Stalker sentenced to 15 years in prison |

Stalker sentenced to 15 years in prison

by Sheila Gardner

A 31-year-old Gardnerville man, previously convicted of battering an 11-year-old girl, was sentenced Monday to 15 years in prison for stalking his former girlfriend, and threatening a deputy with a knife.

District Judge Michael Gibbons sentenced David Springer to 10 years for aggravated stalking and five years for assault with a deadly weapon on a peace officer, to be served consecutively.

Gibbons set minimum sentences of four years and two years on each offense.

He also imposed a 20-year-extended protection order which forbids Springer from having any contact with the victim or family members, or being near their residences and places of employment.

Earlier, Gibbons denied Springer’s motion to withdraw his guilty plea. The defendant claimed he was coerced into entering a plea agreement with the district attorney’s office.

Gibbons cited the extensive questioning which Springer underwent at his change of plea in February, and the defendant’s admissions that he understood the charges and the consequences of his plea.

The judge said he observed Springer very closely, and while the defendant didn’t like pleading guilty, he displayed no signs of coercion.

Springer has been in jail on $100,000 bail since April 7, 2012, and was given credit for 408 days in custody.

The victim testified at a preliminary hearing in August 2012 that she began dating Springer about a year before, and he moved in with her in September 2011.

That was shortly after he was released from prison on the child abuse charge, June 19, 2011.

The woman said she was unaware of Springer’s criminal history.

She said the relationship turned violent, and she suffered frequent beatings which left her bruised all over her body.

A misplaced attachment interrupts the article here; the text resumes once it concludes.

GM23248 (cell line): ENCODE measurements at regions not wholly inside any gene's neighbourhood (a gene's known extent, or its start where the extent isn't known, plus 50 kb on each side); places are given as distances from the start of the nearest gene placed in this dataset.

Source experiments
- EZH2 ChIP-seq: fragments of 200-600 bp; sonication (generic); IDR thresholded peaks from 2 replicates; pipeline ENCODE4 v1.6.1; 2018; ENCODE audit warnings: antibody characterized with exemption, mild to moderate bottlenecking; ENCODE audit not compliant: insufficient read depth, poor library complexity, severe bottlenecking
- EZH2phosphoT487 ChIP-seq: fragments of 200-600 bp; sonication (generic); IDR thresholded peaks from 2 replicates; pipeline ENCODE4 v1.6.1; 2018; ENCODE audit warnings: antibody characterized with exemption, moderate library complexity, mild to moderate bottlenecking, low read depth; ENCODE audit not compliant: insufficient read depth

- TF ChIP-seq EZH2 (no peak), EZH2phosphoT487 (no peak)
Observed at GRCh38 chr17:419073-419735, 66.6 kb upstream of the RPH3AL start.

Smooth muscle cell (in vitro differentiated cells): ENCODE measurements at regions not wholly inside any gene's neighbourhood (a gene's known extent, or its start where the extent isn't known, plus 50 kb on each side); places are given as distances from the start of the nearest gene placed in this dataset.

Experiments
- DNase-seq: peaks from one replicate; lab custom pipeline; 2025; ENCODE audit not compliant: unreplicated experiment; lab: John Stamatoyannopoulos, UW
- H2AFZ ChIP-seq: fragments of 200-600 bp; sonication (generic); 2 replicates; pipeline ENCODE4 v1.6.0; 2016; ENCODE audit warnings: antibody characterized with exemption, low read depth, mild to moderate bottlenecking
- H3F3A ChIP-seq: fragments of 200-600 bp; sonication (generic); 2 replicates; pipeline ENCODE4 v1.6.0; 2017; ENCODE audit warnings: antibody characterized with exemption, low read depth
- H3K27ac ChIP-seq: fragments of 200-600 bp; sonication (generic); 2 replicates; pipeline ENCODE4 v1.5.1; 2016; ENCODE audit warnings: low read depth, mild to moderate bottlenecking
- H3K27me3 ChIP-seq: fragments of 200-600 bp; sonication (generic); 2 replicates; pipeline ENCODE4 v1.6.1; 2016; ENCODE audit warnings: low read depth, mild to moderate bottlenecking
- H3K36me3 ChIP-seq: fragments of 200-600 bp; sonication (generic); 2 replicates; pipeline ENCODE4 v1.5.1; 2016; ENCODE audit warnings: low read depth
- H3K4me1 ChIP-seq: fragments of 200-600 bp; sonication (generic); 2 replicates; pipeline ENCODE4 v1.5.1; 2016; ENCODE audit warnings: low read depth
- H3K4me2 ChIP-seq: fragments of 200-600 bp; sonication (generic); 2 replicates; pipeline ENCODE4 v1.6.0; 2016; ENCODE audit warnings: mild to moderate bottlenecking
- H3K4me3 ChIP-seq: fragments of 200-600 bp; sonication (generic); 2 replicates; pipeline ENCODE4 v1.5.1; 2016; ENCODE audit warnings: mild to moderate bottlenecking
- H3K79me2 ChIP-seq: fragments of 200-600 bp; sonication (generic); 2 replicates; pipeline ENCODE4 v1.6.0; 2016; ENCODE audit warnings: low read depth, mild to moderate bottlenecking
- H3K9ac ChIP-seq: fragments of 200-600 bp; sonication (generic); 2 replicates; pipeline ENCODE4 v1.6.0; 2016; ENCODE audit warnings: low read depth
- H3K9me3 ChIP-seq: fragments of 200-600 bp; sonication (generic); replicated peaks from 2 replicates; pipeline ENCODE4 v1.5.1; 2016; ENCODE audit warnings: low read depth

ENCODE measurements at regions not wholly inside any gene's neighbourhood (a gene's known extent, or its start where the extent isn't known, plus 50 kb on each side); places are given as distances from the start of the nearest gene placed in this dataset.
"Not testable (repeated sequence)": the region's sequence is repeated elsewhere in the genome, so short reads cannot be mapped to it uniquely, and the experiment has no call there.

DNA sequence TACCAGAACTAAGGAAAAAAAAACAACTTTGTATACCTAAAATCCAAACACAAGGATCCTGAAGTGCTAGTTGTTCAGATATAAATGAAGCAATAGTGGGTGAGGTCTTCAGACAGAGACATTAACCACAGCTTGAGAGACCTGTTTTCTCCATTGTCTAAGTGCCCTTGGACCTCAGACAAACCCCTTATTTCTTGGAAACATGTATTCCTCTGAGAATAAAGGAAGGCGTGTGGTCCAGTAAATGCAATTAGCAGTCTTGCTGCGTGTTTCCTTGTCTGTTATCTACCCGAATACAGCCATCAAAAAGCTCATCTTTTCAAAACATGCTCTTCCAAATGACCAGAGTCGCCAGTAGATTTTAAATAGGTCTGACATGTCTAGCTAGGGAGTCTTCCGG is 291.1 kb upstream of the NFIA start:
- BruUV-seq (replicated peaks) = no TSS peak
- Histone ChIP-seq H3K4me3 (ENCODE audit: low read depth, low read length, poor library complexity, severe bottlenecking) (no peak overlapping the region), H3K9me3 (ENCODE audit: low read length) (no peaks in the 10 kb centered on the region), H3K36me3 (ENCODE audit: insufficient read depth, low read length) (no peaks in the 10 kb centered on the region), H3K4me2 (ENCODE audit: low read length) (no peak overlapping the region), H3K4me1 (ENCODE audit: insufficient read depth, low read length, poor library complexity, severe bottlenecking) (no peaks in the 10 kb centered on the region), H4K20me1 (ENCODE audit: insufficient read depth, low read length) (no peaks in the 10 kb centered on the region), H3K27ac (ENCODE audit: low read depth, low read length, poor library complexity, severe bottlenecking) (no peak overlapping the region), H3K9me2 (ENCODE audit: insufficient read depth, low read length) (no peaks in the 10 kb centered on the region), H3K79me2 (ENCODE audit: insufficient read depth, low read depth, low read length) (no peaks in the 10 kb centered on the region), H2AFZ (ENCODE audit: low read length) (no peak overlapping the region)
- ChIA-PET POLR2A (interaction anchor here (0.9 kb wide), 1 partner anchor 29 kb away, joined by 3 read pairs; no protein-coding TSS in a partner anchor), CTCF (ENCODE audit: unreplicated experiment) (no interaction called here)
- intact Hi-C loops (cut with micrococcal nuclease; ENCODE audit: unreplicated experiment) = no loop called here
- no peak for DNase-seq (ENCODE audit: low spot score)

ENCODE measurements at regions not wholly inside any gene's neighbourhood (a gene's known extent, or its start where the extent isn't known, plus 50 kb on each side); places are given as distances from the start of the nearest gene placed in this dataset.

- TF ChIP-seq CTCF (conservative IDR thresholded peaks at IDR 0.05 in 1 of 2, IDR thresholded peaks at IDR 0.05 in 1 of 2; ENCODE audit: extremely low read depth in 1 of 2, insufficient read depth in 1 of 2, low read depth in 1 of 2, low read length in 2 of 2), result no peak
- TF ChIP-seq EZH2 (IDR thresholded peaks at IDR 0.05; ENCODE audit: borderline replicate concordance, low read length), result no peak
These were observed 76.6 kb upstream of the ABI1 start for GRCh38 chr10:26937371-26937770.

She said he also pulled out her hair and assaulted her sexually.

The woman said she endured the abuse because Springer threatened to kill her and her family if she told.

Springer was arrested after the woman’s family members became suspicious and managed to get her out of the house on a ruse that she was having coffee with her sister who was visiting from out of town.

Springer’s 2012 victim testified Monday that she continued to suffer from post-traumatic stress disorder, was on medication and had to cut her work hours.

“I can’t sleep at night. I look over my shoulder all the time. I still don’t feel safe even with him behind bars for a year,” she testified, wiping tears from her eyes.

Gibbons ruled Monday that the stalking was sexually motivated.

He said in the 2008 case, Springer was classified as low risk to reoffend in the sexual abuse of a child.

“This (2012) case, the charge included sexual abuse as part of the aggravated stalking. Now, this court makes the finding that it was a sexually motivated offense,” Gibbons said.

“You now have three felonies: child abuse, aggravated stalking and assault with a deadly weapon against a police officer. That is a horrendous record. If you are ever in court again, you can expect the maximum, or even a habitual criminal enhancement,” Gibbons said.

Springer apologized for what he said were bad decisions.

“I am an adult. I should have made better choices,” he said. “I want to take this time to apologize (to the victim). I am sorry. I was wrong, even if we can’t come to an agreement on what exactly happened in this case.”

Springer said he considered his time in custody “a gift,” and had spent time meditating.

His lawyer, Jamie Henry, said her client wanted to enroll in college and become a scientist.

“He really wants to better his life,” she said.

“You terrorized an innocent child in your last case. You received the maximum sentence and no parole,” Gibbons said. “This case began shortly after you got out of prison. Your conduct exposes people to extreme harm.”

In December 2008, Springer was sentenced by Gibbons to six years in Nevada State Prison for child abuse with credit for 268 days in custody. The judge imposed the maximum sentence.

The victim, who was 11, testified at Springer’s sentencing before Gibbons in 2009 that he hit her in the stomach, kicked her in the back and threw her to the floor.

Gibbons said Monday that Springer served his entire sentence on the 2008 charge and was not paroled.